Discussion

As a triterpenoid saponin, platycodin D is one of the major bioactive components of the roots of P. grandiflorum, a traditional Chinese medicinal herb [7, 8]. Several studies have shown that platycodin D affects cell biological behaviors through exerting multiple functions, such as anti-nociceptive [10], antiviral [11], anti-inflammatory [12], anti-cancer [13], immunomodulatory [14, 15], and hepatoprotective activities [8]. However, whether platycodin D plays a role in platelet function and thrombus formation remains poorly understood. In this study, we demonstrated that Platycodin D inhibits platelet activation, aggregation, αIIbβ3 signaling transduction and impairs in vivo hemostasis and thrombosis.

In recent years, platycodin D in the field of cancer treatment has received a special attention as a potential anti-cancer compound. Several in vitro and in vivo studies demonstrated that platycodin D displays a broad spectrum of cytotoxicity against a wide range of human cancer cell lines through multiple mechanisms, such as inhibition of cell proliferation and survival, induction of apoptosis, autophagy, cell cycle arrest, inhibition of angiogenesis and metastasis as well as regulation of transcription factors [13]. In addition to its effect alone on tumor cells, platycodin D has also been showed to display enhanced anti-tumor effects in combination with other anti-tumor drugs, such as doxorubicin, osthol [34, 35]. Different to its effect on inducing apoptosis of tumor cells, in this study, we showed that platycodin D does not trigger platelet apoptosis as demonstrated by no increased expression of annexin-V in platycodin D-treated platelets. However, platycodin D treatment significantly inhibits platelet aggregation, activation, spreading on immobilized fibrinogen and clot retraction. In addition, the phosphorylation level of Syk and PLCγ2, which are involved in the regulation of platelet intracellular signaling transduction [5], was also significantly reduced in platycodin D-treated platelets after CRP or thrombin stimulation. Furthermore, platycodin D-treated platelets displayed significantly impaired in vivo hemostasis and arterial thrombus formation. Taken together, these data show that platycodin D inhibits platelet function and thrombosis independent of platelet apoptosis, suggesting platycodin D might also be a potential anti-thrombotic drug rather than just an anti-cancer compound.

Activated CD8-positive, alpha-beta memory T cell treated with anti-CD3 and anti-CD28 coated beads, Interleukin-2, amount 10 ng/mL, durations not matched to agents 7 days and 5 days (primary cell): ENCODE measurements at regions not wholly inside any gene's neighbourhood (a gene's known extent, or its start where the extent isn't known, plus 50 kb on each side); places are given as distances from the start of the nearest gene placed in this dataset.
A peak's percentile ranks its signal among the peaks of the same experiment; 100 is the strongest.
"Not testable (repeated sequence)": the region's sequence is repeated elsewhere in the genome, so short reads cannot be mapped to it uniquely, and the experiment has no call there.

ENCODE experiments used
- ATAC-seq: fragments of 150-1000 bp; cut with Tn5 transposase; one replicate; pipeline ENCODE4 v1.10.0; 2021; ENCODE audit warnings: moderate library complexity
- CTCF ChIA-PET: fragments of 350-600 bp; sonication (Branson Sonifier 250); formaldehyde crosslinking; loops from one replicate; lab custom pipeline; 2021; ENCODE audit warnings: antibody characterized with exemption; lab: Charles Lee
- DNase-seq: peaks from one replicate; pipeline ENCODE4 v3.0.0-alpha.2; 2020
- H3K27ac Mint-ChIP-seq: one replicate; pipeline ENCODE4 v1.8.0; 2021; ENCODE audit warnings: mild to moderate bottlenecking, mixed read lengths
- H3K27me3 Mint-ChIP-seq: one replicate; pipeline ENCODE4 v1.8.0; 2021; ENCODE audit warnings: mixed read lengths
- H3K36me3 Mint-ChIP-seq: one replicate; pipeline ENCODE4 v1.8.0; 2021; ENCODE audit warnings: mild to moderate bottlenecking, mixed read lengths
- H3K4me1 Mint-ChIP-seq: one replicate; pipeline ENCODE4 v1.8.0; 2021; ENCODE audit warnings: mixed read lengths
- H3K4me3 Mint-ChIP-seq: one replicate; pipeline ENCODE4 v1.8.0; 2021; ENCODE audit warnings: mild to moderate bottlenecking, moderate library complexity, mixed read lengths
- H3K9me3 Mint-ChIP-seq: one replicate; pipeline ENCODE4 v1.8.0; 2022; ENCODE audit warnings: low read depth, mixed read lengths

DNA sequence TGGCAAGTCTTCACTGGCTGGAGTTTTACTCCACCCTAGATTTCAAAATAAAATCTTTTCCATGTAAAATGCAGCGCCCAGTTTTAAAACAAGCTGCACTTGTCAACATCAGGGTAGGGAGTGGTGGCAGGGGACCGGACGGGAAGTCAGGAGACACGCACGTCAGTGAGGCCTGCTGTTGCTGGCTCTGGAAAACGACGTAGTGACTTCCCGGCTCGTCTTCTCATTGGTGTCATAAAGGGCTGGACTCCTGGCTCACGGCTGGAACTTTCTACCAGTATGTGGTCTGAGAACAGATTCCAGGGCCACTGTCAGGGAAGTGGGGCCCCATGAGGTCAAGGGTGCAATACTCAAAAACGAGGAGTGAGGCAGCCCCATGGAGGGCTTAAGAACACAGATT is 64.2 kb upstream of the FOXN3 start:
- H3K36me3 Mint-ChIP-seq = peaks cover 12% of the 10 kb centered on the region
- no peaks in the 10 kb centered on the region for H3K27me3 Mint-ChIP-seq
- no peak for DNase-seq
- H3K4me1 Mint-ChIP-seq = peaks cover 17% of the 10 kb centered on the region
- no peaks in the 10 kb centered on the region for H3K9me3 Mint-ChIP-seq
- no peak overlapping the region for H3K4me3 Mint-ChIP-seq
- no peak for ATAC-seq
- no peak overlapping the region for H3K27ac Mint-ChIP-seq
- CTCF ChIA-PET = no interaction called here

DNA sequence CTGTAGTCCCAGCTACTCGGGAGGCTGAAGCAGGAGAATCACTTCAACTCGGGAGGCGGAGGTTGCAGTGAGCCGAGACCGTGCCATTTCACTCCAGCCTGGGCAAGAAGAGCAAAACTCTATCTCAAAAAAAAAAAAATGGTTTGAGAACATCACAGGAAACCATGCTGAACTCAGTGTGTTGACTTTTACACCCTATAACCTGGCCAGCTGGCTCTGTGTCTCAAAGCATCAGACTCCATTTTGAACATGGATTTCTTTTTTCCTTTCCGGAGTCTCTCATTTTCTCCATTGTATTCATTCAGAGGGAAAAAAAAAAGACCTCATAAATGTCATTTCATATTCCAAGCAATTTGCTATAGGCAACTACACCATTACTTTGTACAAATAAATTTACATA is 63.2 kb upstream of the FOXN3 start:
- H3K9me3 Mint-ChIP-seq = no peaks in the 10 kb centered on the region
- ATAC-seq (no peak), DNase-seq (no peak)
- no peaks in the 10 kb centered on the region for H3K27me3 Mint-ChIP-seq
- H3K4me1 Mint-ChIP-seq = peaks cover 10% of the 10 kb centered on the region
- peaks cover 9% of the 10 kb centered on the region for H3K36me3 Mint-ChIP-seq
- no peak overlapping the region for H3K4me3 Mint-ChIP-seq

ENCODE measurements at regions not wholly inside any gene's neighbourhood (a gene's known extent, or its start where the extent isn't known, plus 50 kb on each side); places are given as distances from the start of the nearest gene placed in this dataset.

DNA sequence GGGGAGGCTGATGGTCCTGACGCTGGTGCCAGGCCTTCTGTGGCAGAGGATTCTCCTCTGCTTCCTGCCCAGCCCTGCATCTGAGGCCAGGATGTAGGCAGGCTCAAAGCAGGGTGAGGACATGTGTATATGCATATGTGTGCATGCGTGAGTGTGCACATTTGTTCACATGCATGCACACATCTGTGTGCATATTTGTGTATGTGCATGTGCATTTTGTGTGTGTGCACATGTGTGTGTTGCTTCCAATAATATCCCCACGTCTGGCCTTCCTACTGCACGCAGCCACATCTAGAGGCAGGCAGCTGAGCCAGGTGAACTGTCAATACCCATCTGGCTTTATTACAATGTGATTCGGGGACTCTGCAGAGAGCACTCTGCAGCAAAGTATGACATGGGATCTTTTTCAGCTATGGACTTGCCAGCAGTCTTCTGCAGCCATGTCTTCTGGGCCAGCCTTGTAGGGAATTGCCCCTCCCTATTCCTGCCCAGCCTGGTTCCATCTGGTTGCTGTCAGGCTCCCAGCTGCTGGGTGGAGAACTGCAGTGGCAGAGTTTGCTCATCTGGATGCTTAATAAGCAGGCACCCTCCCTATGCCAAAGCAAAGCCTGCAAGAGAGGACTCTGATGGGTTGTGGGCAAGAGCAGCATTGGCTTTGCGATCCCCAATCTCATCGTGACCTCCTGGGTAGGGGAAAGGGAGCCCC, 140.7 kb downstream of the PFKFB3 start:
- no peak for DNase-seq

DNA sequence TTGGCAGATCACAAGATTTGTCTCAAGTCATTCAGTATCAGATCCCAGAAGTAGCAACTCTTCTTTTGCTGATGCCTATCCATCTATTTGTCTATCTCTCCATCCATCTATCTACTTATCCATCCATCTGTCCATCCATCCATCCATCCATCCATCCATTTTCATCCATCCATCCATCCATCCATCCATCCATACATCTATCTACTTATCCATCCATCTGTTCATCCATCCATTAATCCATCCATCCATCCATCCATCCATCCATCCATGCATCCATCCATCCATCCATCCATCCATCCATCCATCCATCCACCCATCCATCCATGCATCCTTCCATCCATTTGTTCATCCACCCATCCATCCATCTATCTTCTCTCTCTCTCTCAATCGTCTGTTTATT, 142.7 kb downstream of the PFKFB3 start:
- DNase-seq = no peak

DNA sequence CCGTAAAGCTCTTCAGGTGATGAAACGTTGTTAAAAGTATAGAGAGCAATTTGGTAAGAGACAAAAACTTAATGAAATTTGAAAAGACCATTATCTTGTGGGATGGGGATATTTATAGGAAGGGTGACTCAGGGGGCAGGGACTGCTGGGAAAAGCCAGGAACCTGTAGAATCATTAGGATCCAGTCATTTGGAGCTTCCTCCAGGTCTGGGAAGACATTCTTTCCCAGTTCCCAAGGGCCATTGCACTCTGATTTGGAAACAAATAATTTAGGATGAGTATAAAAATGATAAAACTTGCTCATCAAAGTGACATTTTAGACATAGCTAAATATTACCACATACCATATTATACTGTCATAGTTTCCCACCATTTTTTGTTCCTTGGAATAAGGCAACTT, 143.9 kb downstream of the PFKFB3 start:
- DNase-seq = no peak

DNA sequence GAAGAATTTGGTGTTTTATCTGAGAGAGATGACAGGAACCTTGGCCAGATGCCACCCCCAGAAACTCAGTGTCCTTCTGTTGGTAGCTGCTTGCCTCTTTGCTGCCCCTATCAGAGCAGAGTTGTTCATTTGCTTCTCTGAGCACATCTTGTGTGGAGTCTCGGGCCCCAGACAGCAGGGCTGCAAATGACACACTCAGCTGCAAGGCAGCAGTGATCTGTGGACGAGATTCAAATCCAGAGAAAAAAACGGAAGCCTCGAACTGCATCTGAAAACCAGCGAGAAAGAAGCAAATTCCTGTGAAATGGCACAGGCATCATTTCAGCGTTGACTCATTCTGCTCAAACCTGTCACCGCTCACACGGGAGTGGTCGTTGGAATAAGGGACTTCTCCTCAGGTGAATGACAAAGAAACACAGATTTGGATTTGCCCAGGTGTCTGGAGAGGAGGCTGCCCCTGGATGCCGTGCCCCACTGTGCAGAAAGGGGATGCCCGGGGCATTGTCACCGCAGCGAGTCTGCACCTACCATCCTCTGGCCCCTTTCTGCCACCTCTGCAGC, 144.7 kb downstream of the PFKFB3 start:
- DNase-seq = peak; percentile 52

The main function of platelets is to participate in thrombosis and hemostasis and platelet surface glycoprotein receptors, such as αIIbβ3, GPIbα and GPVI, play a critical role in the regulation of platelet function [28]. In case of vascular vessel injury, platelet glycoprotein receptor GPIbα and GPVI adhere to the damaged vessel through recognition of exposed VWF and collagen respectively followed by transduction of intra-platelet signaling pathway and subsequent activation of αIIbβ3, which binds to fibrinogen or VWF and mediates platelet aggregation and thrombus formation [2, 28]. Given inhibition of platelet aggregation and thrombosis by platycodin D, plus the importance of platelet glycoprotein receptors αIIbβ3, GPIbα and GPVI in platelet function, we measured the surface expression of these receptors after platycodin D treatment and found significantly decreased surface expression of these receptors in platycodin D-treated platelets, suggesting platycodin D inhibits platelet function through downregulation of platelet surface glycoprotein receptors.